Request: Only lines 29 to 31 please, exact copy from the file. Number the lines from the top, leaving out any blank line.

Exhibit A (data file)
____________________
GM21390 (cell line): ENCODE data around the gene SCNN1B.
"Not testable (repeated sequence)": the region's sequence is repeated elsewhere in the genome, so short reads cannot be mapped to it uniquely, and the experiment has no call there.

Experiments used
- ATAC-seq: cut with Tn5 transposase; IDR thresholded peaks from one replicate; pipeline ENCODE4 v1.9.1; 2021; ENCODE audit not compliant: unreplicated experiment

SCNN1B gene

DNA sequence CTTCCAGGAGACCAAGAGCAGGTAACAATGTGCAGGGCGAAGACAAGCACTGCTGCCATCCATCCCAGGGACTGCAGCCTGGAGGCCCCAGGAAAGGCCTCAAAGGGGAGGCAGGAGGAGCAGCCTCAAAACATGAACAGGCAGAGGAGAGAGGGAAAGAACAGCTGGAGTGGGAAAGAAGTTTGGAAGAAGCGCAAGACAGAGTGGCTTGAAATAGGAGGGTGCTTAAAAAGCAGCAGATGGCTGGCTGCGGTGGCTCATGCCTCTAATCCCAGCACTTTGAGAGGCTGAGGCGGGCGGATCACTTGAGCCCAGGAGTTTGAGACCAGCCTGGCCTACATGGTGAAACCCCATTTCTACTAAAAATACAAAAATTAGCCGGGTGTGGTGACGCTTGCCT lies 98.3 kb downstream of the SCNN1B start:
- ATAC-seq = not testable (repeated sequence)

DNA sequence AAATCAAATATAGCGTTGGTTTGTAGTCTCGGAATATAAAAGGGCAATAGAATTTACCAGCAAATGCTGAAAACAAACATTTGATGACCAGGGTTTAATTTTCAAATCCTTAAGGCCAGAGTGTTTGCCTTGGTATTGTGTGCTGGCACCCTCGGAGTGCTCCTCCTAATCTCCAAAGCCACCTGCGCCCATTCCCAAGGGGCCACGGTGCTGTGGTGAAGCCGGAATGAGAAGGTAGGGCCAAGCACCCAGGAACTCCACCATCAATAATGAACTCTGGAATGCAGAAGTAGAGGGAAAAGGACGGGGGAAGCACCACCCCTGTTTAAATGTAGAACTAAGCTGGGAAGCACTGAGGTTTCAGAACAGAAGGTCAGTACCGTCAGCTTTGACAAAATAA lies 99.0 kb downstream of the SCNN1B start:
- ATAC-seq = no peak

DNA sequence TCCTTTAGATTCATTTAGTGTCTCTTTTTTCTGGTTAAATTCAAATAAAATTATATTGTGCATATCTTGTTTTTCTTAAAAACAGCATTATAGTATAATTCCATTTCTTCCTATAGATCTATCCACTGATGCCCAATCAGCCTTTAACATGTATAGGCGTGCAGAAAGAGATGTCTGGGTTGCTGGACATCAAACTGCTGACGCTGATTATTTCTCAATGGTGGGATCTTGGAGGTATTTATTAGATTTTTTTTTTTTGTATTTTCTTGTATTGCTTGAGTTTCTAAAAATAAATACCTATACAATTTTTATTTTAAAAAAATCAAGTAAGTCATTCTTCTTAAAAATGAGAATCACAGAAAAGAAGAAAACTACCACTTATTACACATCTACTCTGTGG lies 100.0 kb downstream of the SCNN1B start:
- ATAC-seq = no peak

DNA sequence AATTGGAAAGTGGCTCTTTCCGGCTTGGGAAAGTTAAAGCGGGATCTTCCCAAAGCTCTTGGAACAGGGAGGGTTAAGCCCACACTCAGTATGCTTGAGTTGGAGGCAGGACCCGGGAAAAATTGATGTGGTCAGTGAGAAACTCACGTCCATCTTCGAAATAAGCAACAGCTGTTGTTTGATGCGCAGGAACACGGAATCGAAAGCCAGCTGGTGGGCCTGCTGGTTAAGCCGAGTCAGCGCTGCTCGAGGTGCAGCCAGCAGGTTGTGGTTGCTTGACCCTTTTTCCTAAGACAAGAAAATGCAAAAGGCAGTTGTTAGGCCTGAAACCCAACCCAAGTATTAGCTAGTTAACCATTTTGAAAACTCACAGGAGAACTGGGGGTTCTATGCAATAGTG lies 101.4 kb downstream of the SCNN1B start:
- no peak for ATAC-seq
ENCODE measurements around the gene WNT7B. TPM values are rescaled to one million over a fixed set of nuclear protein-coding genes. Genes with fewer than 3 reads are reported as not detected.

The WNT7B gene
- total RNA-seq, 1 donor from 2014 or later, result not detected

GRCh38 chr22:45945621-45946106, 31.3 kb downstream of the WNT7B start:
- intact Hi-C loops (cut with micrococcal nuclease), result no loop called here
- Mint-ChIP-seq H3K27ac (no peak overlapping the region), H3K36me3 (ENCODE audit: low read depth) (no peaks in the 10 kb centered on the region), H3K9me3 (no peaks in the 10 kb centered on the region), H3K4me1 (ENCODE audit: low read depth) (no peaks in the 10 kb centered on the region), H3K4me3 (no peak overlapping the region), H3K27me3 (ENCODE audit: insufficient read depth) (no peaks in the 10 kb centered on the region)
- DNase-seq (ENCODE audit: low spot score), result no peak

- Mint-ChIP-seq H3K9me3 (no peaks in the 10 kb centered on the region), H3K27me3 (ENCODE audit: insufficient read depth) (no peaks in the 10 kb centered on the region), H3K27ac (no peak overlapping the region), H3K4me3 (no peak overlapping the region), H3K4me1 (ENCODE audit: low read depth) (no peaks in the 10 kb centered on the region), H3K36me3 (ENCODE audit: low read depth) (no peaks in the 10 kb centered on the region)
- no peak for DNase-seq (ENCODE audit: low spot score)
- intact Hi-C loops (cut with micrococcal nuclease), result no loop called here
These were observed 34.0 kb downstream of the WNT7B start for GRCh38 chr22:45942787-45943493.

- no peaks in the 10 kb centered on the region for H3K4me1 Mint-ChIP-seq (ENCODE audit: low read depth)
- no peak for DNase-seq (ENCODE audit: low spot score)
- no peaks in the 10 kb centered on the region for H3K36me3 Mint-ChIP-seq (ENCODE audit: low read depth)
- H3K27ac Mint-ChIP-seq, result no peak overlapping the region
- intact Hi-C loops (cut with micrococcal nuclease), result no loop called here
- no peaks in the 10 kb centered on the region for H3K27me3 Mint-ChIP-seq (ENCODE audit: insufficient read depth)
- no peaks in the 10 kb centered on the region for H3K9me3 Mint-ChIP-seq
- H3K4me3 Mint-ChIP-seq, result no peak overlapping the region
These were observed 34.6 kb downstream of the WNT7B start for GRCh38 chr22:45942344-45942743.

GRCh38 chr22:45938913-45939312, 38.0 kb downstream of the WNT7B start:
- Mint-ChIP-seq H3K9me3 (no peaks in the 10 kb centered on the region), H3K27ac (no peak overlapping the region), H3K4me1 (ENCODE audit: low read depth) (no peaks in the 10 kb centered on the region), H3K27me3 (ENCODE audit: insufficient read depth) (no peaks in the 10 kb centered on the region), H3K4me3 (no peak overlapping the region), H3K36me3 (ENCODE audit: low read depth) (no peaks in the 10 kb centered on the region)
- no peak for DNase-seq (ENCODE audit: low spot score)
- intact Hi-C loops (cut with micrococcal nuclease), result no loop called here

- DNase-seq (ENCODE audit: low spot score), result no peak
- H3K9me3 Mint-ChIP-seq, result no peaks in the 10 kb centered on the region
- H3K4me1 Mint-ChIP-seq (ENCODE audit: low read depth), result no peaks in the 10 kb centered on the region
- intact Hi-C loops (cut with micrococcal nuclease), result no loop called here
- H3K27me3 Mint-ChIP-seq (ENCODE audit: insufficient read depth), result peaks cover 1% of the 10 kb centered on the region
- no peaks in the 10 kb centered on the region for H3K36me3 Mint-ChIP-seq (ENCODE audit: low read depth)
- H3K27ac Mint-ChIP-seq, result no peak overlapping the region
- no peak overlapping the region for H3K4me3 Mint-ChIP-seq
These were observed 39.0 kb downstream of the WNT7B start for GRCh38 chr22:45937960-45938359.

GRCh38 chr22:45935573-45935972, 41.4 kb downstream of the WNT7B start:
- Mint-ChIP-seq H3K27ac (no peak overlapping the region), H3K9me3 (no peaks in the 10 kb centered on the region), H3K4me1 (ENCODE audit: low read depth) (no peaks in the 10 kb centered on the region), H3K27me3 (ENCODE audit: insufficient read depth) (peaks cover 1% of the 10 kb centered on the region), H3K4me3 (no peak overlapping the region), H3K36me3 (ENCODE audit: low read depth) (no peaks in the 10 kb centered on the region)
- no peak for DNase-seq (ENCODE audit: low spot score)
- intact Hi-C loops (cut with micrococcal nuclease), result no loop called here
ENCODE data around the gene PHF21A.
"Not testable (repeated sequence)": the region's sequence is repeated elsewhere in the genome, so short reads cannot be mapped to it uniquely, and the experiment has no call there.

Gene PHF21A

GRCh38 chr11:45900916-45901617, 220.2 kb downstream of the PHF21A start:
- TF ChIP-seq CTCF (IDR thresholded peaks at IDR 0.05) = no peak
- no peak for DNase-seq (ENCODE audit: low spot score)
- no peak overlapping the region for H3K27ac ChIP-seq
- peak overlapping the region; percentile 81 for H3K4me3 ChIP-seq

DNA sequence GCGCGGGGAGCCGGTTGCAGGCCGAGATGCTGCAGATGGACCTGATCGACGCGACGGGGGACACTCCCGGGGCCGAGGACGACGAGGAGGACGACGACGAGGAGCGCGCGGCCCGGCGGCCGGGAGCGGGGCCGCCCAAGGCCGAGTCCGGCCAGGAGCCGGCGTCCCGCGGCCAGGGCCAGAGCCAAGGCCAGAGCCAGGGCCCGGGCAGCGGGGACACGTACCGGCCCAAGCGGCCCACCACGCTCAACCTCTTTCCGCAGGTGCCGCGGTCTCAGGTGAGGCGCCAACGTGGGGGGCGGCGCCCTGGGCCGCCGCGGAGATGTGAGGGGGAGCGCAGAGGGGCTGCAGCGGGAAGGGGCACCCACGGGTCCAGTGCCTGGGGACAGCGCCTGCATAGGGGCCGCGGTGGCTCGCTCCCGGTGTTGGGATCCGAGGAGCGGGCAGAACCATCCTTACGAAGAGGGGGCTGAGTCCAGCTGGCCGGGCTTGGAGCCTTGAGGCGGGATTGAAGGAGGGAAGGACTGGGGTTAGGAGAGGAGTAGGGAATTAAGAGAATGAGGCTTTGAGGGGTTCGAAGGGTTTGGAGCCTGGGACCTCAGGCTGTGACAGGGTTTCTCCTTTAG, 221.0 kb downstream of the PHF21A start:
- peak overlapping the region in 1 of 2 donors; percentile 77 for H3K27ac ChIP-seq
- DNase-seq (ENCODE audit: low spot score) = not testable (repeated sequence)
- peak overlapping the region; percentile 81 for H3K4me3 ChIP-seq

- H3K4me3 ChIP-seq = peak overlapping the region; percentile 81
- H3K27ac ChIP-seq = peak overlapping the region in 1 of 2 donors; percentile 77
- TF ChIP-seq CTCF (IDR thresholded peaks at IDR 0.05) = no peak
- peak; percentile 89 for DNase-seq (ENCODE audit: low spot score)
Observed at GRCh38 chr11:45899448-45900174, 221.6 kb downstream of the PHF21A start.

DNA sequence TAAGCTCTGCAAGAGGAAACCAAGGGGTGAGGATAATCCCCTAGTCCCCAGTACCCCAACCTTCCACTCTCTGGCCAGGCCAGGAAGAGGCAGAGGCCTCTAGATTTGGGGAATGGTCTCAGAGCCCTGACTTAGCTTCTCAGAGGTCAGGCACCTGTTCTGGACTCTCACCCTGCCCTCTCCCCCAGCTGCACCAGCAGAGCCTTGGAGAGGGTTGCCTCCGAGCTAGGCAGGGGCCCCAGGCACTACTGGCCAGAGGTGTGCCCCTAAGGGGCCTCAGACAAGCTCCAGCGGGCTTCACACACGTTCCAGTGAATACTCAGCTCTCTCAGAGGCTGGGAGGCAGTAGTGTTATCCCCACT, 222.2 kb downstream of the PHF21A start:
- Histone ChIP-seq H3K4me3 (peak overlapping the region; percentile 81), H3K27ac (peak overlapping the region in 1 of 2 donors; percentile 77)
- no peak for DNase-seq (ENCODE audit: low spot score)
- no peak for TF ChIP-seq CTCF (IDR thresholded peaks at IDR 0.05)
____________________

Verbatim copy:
- intact Hi-C loops (cut with micrococcal nuclease), result no loop called here
- no peaks in the 10 kb centered on the region for H3K27me3 Mint-ChIP-seq (ENCODE audit: insufficient read depth)
- no peaks in the 10 kb centered on the region for H3K9me3 Mint-ChIP-seq